Search National Agricultural Library Digital Collections

NALDC Record Details:

Modeling the contribution of ephemeral gully erosion under different soil managements: A case study in an olive orchard microcatchment using the AnnAGNPS model

Permanent URL:
A study was undertaken into the environmental and economic impacts of different soil management strategies, spontaneous grass cover with and without gully control (SC/SCGC) or conventional tillage with and without gully control (T/TGC), based on the experimental results obtained in an 6.1 ha olive crop microcatchment. Initially, 2 years of rainfall–runoff–sediment load data series, (34 events) recorded under the current management (SCGC), was used for the calibration of the AnnAGNPS model at event and monthly scales providing suitable adjustments of runoff, peak flow and sediment loads (E > 70, r > 0.85). Ephemeral gullies were also identified using aerial orthophotography and field work. The module of the AnnAGNPS model for simulating ephemeral gully generation and the tillage operations based on a bibliographical review were used to compare different scenarios and to perform a 10 year-analysis. The results showed mean runoff coefficients of 10.0% for SC/SCGC and of 3.2% for T/TGC while the average sediment loads were 2.0 t∗ha−1∗year−1 (SCGC), 3.5 t∗ha−1∗year−1 (SC), 3.3 t∗ha−1∗year−1 (TGC) and 4 t∗ha−1∗year−1 (T). Significant differences in sediment sources (rill/inter-rill erosion and ephemeral gullies) were evaluated between SC (46% of gully contribution) and T (19% of gully contribution), in order to optimize the environmental and economic effort required in each case. Finally, the annual costs associated with soil losses were estimated (< 1 €∗ha−1∗year−1). SC was the most profitable alternative for soil management. Despite the additional reduction in soil losses of the SCGC approach, the higher cost of its implementation and the minor effect on yield losses in the medium term suggest that without additional support (such as subsidies for gully control measures), farmers would have not an obvious incentive to use it.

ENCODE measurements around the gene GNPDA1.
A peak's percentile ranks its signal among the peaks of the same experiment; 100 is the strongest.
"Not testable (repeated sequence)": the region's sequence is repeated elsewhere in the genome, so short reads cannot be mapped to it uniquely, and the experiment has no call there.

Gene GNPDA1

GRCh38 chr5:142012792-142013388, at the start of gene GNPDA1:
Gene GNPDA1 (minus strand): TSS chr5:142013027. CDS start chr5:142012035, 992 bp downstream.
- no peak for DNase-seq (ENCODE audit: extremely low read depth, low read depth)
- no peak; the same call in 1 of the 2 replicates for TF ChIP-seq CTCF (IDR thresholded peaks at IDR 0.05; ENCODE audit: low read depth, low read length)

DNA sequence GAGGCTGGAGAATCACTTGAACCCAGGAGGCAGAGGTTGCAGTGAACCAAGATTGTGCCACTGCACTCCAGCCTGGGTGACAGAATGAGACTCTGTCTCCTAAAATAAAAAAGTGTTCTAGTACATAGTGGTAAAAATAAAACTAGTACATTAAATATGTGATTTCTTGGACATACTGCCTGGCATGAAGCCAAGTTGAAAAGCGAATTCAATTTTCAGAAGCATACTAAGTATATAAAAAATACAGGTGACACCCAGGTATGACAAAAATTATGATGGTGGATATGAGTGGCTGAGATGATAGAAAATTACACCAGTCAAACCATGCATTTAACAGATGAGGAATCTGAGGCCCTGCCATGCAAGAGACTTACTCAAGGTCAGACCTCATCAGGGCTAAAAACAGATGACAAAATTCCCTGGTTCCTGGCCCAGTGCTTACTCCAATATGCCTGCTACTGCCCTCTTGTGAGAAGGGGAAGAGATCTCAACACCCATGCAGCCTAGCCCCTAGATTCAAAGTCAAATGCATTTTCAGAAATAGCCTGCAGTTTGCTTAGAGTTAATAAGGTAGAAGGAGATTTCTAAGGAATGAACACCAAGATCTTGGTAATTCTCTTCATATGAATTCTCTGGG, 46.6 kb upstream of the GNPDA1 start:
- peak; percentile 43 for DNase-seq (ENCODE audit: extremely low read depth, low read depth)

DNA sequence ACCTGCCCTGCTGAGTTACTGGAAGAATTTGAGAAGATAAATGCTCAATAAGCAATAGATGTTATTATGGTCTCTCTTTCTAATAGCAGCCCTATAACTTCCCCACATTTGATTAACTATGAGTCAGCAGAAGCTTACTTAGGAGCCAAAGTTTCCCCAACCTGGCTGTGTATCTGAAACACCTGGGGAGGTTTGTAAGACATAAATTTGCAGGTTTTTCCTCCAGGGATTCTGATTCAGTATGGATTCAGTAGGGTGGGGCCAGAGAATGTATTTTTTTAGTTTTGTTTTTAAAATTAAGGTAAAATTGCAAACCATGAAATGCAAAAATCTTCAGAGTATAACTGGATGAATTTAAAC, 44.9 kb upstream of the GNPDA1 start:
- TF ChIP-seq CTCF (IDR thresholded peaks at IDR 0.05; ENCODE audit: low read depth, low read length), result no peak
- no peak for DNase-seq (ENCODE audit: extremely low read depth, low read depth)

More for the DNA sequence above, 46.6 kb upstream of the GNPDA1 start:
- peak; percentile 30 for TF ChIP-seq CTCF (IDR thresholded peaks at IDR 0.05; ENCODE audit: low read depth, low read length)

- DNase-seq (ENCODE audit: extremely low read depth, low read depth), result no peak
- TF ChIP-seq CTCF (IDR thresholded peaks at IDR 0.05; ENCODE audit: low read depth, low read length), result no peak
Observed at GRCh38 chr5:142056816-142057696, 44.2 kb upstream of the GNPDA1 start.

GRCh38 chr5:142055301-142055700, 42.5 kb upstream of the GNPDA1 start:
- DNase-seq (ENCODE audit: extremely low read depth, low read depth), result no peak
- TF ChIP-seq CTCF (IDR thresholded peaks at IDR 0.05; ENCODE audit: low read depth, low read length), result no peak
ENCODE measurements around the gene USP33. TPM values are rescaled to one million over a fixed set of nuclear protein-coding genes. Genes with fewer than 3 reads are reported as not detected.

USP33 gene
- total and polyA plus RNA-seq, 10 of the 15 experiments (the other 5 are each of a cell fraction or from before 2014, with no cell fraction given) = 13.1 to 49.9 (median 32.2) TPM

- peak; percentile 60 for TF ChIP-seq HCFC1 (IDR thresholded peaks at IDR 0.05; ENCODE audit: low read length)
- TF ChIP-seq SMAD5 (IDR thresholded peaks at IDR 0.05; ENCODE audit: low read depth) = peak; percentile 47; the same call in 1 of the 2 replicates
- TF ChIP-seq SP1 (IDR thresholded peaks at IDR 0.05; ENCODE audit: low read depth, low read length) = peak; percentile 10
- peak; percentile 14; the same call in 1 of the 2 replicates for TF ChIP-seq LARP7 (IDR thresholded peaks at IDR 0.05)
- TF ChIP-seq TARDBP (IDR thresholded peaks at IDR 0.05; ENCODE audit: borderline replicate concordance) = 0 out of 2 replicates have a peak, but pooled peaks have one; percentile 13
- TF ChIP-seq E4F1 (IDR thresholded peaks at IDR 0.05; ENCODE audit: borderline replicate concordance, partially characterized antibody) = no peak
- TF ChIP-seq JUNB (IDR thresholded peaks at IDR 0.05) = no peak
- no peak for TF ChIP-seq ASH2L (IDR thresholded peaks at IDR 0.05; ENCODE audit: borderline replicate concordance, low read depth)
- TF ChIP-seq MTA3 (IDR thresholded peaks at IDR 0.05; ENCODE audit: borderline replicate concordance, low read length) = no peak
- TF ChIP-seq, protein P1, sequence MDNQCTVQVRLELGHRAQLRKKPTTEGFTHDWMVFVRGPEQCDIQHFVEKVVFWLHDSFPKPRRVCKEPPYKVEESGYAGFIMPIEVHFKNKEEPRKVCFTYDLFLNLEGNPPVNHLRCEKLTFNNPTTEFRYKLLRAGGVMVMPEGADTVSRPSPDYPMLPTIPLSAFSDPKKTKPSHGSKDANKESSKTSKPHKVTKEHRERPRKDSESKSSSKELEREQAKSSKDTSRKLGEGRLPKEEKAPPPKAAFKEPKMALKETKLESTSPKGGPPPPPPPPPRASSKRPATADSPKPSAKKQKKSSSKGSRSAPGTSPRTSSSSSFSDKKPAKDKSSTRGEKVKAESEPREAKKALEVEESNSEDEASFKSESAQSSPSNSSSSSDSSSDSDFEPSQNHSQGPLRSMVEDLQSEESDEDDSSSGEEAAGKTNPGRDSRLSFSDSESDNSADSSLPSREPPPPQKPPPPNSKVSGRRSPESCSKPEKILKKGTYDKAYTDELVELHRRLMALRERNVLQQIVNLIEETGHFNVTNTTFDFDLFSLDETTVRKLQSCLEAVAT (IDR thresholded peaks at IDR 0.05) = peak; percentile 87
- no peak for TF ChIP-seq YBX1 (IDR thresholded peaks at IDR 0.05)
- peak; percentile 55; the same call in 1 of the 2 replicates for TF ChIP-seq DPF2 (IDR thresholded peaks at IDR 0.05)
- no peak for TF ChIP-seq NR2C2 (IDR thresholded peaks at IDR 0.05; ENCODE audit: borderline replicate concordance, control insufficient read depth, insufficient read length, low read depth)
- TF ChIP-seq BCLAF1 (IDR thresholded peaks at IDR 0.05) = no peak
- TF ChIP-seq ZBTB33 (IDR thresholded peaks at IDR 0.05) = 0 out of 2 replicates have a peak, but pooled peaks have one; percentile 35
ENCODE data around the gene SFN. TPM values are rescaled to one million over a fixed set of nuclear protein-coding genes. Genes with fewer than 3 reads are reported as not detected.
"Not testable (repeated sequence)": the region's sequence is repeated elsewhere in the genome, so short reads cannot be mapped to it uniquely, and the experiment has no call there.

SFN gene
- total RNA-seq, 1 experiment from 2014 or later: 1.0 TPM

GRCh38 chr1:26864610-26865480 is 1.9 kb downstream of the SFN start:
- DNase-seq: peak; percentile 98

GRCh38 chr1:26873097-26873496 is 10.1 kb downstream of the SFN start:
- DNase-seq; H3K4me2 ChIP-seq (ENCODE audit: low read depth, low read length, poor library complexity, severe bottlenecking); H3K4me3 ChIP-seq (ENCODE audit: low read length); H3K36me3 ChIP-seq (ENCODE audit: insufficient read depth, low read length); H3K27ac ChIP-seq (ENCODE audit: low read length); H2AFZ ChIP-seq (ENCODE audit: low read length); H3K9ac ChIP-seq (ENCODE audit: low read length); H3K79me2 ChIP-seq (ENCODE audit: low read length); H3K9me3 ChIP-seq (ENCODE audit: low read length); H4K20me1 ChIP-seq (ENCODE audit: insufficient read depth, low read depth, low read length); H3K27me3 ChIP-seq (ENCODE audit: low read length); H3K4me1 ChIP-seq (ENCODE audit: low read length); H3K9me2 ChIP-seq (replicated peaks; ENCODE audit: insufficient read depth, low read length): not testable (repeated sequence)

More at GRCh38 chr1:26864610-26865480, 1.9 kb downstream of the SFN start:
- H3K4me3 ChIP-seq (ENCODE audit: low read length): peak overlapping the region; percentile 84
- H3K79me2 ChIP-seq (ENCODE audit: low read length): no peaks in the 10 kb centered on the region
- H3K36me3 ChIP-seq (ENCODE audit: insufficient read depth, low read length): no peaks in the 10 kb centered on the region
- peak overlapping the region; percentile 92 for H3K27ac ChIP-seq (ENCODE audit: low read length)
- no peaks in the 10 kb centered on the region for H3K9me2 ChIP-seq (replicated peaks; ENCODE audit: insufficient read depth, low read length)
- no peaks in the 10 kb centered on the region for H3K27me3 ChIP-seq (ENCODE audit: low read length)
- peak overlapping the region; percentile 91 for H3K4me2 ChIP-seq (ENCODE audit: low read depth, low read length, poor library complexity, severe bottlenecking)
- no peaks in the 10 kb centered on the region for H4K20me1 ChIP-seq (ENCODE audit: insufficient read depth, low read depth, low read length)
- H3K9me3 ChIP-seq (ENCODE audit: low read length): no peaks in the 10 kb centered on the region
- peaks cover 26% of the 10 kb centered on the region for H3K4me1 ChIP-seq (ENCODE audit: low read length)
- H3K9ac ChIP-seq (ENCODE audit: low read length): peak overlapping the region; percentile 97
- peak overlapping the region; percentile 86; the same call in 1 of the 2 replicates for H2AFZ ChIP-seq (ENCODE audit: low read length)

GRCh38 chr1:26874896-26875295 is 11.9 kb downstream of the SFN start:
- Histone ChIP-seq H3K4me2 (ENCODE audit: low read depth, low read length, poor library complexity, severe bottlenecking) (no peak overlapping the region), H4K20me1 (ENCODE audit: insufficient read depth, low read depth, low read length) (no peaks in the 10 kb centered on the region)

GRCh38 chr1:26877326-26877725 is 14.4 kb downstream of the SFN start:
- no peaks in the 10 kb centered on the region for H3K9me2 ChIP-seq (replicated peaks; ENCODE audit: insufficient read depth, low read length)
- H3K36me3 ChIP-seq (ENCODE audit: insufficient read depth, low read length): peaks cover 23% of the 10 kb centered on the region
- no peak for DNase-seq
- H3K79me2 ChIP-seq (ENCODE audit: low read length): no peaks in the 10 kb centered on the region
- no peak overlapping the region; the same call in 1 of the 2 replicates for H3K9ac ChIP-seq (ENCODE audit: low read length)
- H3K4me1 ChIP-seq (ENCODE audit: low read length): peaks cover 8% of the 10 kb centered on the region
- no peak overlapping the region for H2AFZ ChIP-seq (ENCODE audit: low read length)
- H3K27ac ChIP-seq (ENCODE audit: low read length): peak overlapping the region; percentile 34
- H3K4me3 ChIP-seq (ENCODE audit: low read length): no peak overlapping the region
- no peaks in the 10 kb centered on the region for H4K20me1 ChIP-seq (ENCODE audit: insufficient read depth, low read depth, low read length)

Taguas, E.V. , Yuan, Y. , Bingner, R.L. , Gomez, J.A.
Olea europaea , agricultural runoff , agricultural watersheds , case studies , conventional tillage , cost benefit analysis , economic impact , environmental economics , erosion control , grasses , gully erosion , olives , orchards , orthophotography , pollution load , rill erosion , sediments , simulation models , soil erosion models , subsidies , vegetation cover , watershed hydrology
Includes references
Catena 2012 Nov., v. 98
Journal Articles, USDA Authors, Peer-Reviewed
Download [PDF File]
Works produced by employees of the U.S. Government as part of their official duties are not copyrighted within the U.S. The content of this document is not copyrighted.